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Published on May 21, 2015
The logic and precision of J.S. Bach & M.C. Escher have much in common. "Leopold's Short Life" is adapted by "Prelude & Fugue No. 2 in C Minor" from The Well-Tempered Clavier, Book 1, and uses woodcuts and drawings by M. C. Escher to illustrate. The images lend an entirely new meaning to the music.
Prelude No. 2 is the first Bach I ever played on the piano, assigned to me by my University piano professor in 1977. Although I loved Bach's music from my first hearing as a child, I was a latecomer as a performer. In this re-interpretation, I experiment with the rhythms and chords, but maintain the over structural, although I edit out a quarter of the Prelude, keeping all the Fugue. I love how the 21st and 18th centuries merge/collide.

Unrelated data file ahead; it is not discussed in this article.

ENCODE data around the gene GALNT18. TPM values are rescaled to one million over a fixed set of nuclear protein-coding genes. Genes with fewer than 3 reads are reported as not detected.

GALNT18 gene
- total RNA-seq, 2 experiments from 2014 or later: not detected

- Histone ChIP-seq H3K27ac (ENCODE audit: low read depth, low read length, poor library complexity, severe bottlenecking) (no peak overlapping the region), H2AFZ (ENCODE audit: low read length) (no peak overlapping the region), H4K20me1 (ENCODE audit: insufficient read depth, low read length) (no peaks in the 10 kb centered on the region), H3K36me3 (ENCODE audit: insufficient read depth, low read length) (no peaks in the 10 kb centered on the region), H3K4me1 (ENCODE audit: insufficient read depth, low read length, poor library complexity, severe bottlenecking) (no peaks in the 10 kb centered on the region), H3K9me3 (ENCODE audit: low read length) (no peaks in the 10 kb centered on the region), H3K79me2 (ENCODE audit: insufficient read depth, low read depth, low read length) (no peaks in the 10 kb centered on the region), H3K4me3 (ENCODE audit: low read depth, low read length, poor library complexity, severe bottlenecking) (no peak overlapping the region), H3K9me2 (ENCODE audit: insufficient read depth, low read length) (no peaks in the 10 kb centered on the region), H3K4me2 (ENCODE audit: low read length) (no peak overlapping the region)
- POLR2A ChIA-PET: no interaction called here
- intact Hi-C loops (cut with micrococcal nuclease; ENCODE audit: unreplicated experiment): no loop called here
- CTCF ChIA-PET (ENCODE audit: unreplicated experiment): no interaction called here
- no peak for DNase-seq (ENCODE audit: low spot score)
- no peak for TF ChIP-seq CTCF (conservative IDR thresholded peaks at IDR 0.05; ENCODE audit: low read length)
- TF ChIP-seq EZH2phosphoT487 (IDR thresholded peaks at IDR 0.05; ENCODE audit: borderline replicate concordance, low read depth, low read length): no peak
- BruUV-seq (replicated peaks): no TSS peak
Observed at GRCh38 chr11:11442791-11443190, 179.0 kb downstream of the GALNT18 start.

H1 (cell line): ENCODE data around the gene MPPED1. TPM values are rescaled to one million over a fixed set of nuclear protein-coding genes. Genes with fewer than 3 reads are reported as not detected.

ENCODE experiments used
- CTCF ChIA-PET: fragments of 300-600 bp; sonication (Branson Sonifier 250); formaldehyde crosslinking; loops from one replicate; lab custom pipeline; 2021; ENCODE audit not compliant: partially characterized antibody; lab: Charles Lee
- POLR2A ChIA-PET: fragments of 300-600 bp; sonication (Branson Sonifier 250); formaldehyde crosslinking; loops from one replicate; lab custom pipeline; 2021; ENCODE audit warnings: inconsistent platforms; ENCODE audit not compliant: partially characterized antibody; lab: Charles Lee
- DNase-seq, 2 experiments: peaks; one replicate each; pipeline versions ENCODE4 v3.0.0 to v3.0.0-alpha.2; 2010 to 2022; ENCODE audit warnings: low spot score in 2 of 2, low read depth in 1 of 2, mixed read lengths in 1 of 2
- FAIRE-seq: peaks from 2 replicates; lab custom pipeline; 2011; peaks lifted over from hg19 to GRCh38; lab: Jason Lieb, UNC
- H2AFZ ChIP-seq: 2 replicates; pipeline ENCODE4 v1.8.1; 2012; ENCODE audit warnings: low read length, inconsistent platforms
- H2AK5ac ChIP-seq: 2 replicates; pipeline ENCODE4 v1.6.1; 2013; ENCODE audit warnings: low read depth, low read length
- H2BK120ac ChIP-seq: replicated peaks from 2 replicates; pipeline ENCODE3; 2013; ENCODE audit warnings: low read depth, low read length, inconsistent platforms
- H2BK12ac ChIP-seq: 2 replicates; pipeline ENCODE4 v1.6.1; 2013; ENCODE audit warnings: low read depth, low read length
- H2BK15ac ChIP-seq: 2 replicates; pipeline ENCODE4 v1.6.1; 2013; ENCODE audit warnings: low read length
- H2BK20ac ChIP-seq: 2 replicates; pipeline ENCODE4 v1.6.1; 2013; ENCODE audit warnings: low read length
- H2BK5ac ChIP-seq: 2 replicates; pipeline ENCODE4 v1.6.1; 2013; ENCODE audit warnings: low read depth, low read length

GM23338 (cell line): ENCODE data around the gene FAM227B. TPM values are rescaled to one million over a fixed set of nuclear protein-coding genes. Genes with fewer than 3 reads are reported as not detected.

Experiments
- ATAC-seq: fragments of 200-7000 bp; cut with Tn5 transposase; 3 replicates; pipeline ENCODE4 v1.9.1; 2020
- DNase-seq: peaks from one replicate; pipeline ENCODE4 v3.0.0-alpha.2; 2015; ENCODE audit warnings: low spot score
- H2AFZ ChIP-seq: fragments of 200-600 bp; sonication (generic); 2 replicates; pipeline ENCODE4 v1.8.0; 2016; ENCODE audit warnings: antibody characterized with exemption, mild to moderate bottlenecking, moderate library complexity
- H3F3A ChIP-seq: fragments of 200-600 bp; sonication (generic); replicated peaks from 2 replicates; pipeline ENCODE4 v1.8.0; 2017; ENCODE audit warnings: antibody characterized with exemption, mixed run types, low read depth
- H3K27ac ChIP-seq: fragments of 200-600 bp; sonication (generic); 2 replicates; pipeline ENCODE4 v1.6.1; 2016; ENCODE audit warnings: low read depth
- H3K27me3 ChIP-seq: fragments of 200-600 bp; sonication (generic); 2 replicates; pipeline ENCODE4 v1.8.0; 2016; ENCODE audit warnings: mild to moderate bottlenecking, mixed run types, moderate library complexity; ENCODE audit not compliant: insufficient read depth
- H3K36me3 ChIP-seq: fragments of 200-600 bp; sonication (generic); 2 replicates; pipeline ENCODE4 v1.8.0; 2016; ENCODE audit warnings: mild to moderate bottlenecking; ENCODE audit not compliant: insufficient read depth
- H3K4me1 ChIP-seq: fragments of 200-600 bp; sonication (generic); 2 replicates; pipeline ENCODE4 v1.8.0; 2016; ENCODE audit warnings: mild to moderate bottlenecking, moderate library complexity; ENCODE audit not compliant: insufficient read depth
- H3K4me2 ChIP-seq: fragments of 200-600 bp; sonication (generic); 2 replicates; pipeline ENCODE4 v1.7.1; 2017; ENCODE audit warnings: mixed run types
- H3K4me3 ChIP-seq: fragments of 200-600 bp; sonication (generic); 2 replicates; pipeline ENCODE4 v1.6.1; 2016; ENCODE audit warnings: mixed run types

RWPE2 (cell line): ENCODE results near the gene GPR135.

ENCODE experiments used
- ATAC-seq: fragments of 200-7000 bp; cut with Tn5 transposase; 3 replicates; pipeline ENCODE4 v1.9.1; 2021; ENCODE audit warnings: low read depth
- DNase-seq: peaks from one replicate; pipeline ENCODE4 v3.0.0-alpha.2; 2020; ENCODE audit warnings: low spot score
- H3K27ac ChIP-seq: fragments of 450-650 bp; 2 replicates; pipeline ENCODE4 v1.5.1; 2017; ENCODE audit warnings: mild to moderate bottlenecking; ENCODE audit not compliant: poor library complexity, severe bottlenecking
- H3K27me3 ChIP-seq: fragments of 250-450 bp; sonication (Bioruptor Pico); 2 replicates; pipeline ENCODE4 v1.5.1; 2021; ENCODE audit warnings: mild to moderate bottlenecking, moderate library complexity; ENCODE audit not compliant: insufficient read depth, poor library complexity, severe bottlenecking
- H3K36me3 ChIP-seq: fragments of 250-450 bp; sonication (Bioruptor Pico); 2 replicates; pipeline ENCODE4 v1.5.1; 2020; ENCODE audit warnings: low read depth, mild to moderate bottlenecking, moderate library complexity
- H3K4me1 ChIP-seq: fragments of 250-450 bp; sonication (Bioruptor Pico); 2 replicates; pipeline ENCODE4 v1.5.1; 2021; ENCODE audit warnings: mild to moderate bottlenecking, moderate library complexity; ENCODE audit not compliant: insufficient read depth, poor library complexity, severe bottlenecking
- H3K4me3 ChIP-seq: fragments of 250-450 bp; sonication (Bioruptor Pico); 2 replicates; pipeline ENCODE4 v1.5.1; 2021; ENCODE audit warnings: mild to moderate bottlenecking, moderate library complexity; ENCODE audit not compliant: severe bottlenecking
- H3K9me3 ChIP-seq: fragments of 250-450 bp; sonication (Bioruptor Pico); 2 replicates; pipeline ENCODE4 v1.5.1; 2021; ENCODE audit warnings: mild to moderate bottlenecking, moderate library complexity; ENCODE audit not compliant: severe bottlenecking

I've named my version in honor of the prince of Köthen (where the original piece was written). Prince Leopold, as well as Bach's son Leopold Augustus, for whom the prince stood as godfather, share inspirational citations. Bach's son died in infancy. (Only nine of his 22 children survived him.) Prince Leopold died from smallpox at age 33, after the disease took his only son and second daughter. There is something about the drama of Bach's original score, combined with the dissonances I've added, that made me think of the many shortened lives Bach dealt with during his time.
For more information, please see www.tobinmueller.com/flow/